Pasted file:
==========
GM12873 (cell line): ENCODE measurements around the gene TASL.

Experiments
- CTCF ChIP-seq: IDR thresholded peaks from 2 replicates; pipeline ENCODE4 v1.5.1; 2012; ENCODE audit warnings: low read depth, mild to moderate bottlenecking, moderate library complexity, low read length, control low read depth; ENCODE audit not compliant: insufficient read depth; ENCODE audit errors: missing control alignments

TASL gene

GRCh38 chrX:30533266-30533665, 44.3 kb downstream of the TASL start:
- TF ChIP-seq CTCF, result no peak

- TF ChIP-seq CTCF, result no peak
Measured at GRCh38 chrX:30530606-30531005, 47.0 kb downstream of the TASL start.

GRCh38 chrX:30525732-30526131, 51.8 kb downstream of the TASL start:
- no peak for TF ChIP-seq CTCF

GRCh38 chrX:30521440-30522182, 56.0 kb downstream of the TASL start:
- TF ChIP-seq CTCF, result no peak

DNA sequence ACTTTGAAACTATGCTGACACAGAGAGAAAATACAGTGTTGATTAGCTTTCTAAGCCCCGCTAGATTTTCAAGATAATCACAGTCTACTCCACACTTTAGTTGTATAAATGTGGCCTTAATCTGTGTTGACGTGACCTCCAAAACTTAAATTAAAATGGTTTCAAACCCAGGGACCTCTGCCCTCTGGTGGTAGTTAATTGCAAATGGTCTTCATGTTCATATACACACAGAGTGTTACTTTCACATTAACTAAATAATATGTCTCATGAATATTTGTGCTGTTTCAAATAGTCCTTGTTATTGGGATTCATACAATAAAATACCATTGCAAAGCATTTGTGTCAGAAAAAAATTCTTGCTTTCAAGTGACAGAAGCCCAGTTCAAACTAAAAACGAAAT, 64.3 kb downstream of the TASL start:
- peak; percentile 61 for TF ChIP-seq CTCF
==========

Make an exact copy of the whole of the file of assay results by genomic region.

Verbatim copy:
GM12873 (cell line): ENCODE measurements around the gene TASL.

Experiments
- CTCF ChIP-seq: IDR thresholded peaks from 2 replicates; pipeline ENCODE4 v1.5.1; 2012; ENCODE audit warnings: low read depth, mild to moderate bottlenecking, moderate library complexity, low read length, control low read depth; ENCODE audit not compliant: insufficient read depth; ENCODE audit errors: missing control alignments

TASL gene

GRCh38 chrX:30533266-30533665, 44.3 kb downstream of the TASL start:
- TF ChIP-seq CTCF, result no peak

- TF ChIP-seq CTCF, result no peak
Measured at GRCh38 chrX:30530606-30531005, 47.0 kb downstream of the TASL start.

GRCh38 chrX:30525732-30526131, 51.8 kb downstream of the TASL start:
- no peak for TF ChIP-seq CTCF

GRCh38 chrX:30521440-30522182, 56.0 kb downstream of the TASL start:
- TF ChIP-seq CTCF, result no peak

DNA sequence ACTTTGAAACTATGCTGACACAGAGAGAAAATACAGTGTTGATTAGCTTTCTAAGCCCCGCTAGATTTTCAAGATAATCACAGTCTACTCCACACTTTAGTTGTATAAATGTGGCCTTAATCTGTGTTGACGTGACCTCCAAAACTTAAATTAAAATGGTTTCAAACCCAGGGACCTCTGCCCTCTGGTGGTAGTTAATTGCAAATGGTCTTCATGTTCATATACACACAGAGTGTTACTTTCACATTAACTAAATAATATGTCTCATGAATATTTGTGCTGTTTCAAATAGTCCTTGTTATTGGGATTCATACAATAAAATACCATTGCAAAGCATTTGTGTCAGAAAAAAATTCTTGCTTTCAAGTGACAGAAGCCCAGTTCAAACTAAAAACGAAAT, 64.3 kb downstream of the TASL start:
- peak; percentile 61 for TF ChIP-seq CTCF